MANILA, Philippines – Despite reports of supposed errors in voting receipts, not a single formal complaint has been filed with the Commission on Elections (Comelec) to protest these discrepancies, Comelec Chairman Andres Bautista said.
“Dito po sa mga nakikita natin sa social media na hindi raw tumutugma sa resibo, hanggang ngayon wala pa po kaming nakukuhang formal complaint at wala pa pong ebidensya o pruweba na ipinapakita sa amin,” Bautista said in an interview with GMA News on Friday evening, May 6.
(Of the things we see on social media about voting receipt discrepancies, until now we haven’t received a formal complaint, and there’s still no evidence or proof being shown to us.)
He added, “Ang kailangan po natin, pruweba (What we need is proof)."
In this television interview, Bautista cited social media posts that claim discrepancies between actual votes fed into vote-counting machines (VCMs) and those indicated on voting receipts.
These discrepancies had reportedly been spotted in Lanao del Sur, Mati City in Davao Oriental, and Santa Ana in Cagayan.
Bautista also mentioned viral posts on supposed voting receipt discrepancies during the month-long overseas absentee voting.
Davao City 1st District Representative Karlo Nograles, for instance, earlier said votes for Davao City Mayor Rodrigo Duterte had been credited to former interior secretary Manuel Roxas II during the final testing and sealing (FTS) of VCMs in Lanao del Sur and Mati. (READ: Duterte lawyer: Votes went to Roxas in VCM testing)
‘Biggest sin’ in elections
Referring to the reported voting receipt discrepancies during the FTS, Bautista said, “Pina-investigate na po namin, at sa totoo lang wala po kaming nakikitang ebidensya na kunyari ang boto sa isang kandidato ay naililipat sa kabilang kandidato.”
(We had that investigated, and to be honest, we haven’t seen any evidence that votes for one candidate had been transferred to another candidate.)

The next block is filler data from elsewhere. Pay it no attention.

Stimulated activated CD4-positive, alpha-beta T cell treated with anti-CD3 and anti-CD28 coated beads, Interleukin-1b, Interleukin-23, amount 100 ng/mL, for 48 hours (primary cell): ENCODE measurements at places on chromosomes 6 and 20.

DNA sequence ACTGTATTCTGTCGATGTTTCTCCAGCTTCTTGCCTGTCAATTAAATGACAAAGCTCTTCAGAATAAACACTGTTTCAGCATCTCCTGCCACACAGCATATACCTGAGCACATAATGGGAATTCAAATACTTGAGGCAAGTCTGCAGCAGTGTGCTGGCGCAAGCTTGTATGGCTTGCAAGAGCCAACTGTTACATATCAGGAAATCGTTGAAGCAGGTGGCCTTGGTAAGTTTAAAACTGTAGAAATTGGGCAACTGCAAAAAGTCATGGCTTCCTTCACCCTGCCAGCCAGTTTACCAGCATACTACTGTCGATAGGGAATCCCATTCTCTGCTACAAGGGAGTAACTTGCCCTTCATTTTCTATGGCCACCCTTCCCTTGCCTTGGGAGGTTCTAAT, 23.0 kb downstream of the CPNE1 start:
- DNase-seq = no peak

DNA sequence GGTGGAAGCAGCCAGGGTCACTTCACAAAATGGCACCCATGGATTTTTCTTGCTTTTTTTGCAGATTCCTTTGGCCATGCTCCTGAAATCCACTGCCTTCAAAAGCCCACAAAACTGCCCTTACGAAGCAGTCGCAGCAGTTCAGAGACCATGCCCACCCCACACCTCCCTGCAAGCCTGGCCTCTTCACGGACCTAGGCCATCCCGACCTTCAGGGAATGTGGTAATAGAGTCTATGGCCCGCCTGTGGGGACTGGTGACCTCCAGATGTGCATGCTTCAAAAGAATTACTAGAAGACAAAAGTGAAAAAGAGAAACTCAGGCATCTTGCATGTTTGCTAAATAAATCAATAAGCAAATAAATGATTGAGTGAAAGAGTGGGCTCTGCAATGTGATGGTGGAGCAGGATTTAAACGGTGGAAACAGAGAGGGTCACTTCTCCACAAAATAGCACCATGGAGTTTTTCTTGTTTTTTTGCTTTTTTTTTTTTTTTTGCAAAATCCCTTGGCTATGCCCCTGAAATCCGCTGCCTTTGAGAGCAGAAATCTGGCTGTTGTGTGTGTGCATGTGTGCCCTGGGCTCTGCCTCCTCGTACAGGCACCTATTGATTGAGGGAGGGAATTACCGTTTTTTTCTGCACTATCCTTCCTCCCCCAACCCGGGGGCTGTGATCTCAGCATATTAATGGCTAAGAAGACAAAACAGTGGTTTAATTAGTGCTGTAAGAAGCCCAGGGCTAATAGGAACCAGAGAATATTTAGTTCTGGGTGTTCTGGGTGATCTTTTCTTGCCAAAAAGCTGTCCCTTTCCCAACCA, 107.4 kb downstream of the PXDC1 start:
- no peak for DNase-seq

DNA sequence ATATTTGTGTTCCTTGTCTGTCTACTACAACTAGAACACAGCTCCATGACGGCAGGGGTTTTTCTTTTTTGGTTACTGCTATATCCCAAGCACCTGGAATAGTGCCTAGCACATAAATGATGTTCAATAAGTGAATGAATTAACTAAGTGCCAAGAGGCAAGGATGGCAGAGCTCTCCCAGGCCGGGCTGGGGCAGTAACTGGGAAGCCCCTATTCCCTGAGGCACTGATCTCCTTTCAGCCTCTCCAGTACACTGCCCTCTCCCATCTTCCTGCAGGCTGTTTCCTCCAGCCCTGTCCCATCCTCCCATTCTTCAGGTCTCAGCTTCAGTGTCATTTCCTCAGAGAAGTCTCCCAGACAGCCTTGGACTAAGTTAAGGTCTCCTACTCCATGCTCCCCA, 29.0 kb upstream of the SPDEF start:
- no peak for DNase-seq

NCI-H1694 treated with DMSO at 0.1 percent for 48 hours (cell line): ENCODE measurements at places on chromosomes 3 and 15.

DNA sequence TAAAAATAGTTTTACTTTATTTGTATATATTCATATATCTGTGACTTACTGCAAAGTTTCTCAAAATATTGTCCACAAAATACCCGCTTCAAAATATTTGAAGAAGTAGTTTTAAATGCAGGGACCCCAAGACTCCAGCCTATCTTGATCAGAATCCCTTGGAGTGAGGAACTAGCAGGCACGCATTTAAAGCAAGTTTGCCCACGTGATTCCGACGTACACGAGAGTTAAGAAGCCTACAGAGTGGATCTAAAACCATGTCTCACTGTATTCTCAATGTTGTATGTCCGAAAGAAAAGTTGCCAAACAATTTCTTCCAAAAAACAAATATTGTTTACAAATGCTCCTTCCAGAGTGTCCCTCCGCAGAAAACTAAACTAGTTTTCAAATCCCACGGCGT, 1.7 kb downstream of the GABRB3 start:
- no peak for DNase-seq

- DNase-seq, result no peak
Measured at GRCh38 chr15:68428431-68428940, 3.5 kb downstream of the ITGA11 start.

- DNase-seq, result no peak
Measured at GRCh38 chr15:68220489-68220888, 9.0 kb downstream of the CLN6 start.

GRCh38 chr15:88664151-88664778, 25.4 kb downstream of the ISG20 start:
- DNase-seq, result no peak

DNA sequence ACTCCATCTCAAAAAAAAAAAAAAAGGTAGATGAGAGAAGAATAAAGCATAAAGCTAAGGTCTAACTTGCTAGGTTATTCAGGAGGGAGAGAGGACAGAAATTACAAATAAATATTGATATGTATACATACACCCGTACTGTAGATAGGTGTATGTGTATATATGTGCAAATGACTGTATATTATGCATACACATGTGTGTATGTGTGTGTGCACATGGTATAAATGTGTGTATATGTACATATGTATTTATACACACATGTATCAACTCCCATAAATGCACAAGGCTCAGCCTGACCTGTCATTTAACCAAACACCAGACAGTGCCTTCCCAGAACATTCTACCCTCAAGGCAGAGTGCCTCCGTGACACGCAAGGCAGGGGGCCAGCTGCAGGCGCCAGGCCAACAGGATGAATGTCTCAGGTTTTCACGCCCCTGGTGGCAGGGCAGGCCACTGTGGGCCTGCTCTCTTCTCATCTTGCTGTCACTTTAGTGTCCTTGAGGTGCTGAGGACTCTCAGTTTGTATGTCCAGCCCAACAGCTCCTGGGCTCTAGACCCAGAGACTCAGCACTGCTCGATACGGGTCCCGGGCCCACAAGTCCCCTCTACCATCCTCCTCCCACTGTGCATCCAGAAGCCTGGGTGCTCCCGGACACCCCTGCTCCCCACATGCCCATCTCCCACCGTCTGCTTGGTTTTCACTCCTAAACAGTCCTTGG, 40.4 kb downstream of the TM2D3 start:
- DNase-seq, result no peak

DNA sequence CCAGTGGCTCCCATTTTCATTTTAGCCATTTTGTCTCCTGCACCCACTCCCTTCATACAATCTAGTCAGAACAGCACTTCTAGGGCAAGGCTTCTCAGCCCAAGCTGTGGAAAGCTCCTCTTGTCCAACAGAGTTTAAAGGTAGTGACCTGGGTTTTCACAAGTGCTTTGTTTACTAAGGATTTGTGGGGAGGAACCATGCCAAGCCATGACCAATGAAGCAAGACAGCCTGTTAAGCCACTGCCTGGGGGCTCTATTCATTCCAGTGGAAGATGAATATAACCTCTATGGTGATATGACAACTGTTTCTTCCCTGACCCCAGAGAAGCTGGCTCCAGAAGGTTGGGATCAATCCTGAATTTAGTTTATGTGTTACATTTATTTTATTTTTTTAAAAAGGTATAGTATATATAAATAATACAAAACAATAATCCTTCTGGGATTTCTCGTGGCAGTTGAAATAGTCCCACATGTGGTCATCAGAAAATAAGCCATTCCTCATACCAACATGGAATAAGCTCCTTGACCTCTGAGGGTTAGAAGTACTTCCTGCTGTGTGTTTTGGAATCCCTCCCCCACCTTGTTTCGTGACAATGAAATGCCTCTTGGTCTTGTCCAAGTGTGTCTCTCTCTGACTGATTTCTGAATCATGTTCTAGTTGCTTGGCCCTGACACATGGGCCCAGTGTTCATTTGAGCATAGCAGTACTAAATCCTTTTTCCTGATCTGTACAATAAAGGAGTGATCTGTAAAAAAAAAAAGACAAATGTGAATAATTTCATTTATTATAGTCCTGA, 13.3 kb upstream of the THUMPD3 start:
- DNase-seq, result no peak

Bautista explained it is the “biggest sin” in the elections to pad votes of a candidate at the expense of his or her rivals.
Comelec Commissioner Arthur Lim earlier said the poll body is ready to sue voters who, even through social media posts, falsely claim election fraud.
Lim also appealed to media practitioners and opinion-makers “not to magnify” unverified reports “out of proportion.”
“And anything that undermines the credibility or integrity of the elections will be defeating to each and every well meaning Filipino,” Lim said.
The Comelec earlier rejected the idea of issuing voting receipts because these documents can facilitate vote buying. The poll body also said these receipts can be used in making up claims of cheating.
The Supreme Court, however, still ordered the Comelec to issue voting receipts in its ruling on a petition by senatorial candidate Richard Gordon and his political party, Bagumbayan.
The Comelec partly lost this case by default because it failed to meet the deadline to comment on the case.
Paterno R. Esmaquel II is a senior reporter leading Rappler’s coverage of religion and foreign affairs. He finished MA Journalism in Ateneo and MSc Asian Studies (Religions in Plural Societies) at RSIS, Singapore. For story ideas or feedback, email him at email@example.com.